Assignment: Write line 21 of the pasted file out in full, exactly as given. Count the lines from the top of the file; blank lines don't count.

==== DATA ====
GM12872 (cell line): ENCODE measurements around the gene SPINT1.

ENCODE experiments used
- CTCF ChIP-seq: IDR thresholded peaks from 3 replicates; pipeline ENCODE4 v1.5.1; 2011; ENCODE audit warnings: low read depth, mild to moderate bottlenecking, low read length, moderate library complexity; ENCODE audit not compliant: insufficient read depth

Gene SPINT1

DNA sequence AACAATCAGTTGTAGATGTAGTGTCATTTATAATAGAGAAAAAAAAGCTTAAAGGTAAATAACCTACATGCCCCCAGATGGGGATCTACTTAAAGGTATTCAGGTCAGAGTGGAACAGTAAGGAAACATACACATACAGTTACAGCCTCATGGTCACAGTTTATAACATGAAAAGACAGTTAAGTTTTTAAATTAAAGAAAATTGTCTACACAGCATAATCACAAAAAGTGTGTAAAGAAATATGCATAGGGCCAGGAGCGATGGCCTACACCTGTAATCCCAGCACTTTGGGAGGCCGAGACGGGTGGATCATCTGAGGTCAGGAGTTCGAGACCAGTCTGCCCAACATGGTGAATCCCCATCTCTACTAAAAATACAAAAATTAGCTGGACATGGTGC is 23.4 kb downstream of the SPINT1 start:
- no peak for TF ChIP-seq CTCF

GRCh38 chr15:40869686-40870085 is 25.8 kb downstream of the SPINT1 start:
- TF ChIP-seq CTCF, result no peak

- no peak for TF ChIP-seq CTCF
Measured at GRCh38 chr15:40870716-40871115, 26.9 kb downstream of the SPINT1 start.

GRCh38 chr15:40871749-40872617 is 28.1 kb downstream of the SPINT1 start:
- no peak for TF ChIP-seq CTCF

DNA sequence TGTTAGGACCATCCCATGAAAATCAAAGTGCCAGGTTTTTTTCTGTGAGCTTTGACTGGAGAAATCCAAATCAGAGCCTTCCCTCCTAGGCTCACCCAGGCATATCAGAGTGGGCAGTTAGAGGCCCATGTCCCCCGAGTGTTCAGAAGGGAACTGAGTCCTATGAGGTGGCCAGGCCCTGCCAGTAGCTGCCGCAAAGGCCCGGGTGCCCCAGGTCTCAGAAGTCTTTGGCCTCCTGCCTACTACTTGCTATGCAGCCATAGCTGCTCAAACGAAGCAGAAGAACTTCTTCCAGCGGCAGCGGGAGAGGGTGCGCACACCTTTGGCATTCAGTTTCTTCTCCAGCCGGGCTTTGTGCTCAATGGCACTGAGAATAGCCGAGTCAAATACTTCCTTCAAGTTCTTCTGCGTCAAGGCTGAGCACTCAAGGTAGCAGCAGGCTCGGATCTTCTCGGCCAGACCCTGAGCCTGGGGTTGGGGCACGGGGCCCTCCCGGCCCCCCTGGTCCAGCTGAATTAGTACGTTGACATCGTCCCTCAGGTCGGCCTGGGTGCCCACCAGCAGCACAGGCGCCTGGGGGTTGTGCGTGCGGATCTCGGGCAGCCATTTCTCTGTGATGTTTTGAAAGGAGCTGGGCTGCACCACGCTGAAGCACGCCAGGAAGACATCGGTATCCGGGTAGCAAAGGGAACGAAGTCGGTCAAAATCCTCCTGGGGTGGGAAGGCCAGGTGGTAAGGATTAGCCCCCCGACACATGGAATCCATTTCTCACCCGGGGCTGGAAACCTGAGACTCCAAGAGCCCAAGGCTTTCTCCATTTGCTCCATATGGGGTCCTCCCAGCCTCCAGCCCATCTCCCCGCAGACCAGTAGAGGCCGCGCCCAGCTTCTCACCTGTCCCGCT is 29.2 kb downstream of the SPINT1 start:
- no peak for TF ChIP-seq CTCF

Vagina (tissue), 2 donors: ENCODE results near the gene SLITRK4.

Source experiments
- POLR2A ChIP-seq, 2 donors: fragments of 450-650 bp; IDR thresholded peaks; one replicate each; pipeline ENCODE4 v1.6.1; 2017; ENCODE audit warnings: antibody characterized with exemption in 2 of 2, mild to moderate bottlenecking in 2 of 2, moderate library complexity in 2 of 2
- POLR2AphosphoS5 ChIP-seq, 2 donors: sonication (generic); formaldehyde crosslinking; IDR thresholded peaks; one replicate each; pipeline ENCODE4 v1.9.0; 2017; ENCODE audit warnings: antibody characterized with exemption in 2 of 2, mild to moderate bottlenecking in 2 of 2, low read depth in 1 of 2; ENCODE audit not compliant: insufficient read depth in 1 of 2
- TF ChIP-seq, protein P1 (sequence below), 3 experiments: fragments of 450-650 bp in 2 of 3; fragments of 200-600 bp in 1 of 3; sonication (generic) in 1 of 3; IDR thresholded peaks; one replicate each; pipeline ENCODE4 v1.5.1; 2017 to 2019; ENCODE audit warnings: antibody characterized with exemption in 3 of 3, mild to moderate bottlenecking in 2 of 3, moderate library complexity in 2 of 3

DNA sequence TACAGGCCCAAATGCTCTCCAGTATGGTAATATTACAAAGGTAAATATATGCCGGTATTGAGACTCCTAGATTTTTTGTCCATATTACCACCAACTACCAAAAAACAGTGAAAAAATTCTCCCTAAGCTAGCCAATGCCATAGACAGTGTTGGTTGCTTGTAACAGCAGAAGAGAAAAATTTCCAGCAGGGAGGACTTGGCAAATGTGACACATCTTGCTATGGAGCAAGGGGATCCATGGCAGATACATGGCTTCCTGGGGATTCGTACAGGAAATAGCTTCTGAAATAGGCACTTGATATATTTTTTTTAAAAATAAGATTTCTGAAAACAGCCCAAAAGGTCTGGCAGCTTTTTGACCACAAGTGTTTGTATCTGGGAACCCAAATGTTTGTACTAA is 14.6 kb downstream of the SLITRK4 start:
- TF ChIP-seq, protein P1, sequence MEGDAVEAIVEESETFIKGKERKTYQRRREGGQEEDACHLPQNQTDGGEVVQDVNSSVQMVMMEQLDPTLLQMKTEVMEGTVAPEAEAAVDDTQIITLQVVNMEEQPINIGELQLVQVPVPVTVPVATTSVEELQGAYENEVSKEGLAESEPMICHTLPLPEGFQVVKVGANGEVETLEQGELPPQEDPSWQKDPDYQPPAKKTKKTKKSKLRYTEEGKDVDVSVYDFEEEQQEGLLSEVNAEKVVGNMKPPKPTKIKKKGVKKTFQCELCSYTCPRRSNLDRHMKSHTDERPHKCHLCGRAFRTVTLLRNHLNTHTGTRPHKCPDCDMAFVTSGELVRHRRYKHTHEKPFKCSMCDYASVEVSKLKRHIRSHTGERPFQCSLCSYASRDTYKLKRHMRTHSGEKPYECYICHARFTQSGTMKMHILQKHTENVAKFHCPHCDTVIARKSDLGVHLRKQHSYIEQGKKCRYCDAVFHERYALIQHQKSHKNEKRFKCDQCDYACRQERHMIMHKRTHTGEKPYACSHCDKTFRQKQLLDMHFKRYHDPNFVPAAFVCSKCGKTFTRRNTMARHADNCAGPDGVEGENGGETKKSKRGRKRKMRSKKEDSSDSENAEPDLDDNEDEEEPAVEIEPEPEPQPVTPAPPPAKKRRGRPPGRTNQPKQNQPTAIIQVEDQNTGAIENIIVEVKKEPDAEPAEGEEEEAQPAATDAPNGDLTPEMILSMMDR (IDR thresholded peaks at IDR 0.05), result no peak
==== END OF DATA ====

- TF ChIP-seq, protein P1, sequence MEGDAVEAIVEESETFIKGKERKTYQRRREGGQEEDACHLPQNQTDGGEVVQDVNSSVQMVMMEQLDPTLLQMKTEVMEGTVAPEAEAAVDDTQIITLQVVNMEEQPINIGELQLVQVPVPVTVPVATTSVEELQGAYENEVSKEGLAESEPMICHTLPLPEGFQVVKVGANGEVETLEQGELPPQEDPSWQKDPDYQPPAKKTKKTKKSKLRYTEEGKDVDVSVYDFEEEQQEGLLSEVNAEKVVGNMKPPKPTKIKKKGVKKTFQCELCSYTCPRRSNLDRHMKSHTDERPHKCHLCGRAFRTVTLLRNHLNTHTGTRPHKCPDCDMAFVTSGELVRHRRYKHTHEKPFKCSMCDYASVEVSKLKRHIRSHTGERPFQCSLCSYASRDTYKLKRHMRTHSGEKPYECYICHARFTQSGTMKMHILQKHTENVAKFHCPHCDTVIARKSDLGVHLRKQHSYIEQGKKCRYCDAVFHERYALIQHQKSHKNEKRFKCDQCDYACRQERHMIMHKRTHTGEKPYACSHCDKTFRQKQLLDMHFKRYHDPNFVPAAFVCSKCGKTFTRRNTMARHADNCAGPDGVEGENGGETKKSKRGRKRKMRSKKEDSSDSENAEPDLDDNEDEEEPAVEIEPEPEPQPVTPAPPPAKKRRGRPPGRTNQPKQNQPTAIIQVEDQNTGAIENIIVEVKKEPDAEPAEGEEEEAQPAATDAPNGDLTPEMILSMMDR (IDR thresholded peaks at IDR 0.05), result no peak